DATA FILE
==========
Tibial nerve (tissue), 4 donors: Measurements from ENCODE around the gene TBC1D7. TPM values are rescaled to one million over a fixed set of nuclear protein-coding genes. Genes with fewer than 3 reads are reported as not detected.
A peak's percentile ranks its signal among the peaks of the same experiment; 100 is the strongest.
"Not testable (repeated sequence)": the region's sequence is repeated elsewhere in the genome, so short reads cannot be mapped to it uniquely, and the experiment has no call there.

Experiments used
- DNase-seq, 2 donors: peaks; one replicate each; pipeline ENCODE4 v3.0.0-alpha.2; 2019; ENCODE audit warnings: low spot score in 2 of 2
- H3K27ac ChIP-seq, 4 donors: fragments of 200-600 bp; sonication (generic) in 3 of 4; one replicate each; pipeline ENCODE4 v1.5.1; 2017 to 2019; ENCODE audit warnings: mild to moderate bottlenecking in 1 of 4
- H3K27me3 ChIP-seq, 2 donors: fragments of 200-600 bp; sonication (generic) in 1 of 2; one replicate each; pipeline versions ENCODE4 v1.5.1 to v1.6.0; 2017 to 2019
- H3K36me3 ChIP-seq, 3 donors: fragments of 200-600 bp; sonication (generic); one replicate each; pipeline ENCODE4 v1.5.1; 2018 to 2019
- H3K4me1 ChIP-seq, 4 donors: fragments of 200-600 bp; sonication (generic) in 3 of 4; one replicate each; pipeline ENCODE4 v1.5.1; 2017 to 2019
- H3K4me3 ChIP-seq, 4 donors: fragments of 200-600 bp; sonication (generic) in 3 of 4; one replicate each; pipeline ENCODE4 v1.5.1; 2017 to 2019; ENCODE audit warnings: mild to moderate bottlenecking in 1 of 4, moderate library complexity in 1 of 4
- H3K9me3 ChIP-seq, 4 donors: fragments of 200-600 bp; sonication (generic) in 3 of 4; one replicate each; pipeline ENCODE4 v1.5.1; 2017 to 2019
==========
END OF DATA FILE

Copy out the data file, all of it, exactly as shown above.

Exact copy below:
Tibial nerve (tissue), 4 donors: Measurements from ENCODE around the gene TBC1D7. TPM values are rescaled to one million over a fixed set of nuclear protein-coding genes. Genes with fewer than 3 reads are reported as not detected.
A peak's percentile ranks its signal among the peaks of the same experiment; 100 is the strongest.
"Not testable (repeated sequence)": the region's sequence is repeated elsewhere in the genome, so short reads cannot be mapped to it uniquely, and the experiment has no call there.

Experiments used
- DNase-seq, 2 donors: peaks; one replicate each; pipeline ENCODE4 v3.0.0-alpha.2; 2019; ENCODE audit warnings: low spot score in 2 of 2
- H3K27ac ChIP-seq, 4 donors: fragments of 200-600 bp; sonication (generic) in 3 of 4; one replicate each; pipeline ENCODE4 v1.5.1; 2017 to 2019; ENCODE audit warnings: mild to moderate bottlenecking in 1 of 4
- H3K27me3 ChIP-seq, 2 donors: fragments of 200-600 bp; sonication (generic) in 1 of 2; one replicate each; pipeline versions ENCODE4 v1.5.1 to v1.6.0; 2017 to 2019
- H3K36me3 ChIP-seq, 3 donors: fragments of 200-600 bp; sonication (generic); one replicate each; pipeline ENCODE4 v1.5.1; 2018 to 2019
- H3K4me1 ChIP-seq, 4 donors: fragments of 200-600 bp; sonication (generic) in 3 of 4; one replicate each; pipeline ENCODE4 v1.5.1; 2017 to 2019
- H3K4me3 ChIP-seq, 4 donors: fragments of 200-600 bp; sonication (generic) in 3 of 4; one replicate each; pipeline ENCODE4 v1.5.1; 2017 to 2019; ENCODE audit warnings: mild to moderate bottlenecking in 1 of 4, moderate library complexity in 1 of 4
- H3K9me3 ChIP-seq, 4 donors: fragments of 200-600 bp; sonication (generic) in 3 of 4; one replicate each; pipeline ENCODE4 v1.5.1; 2017 to 2019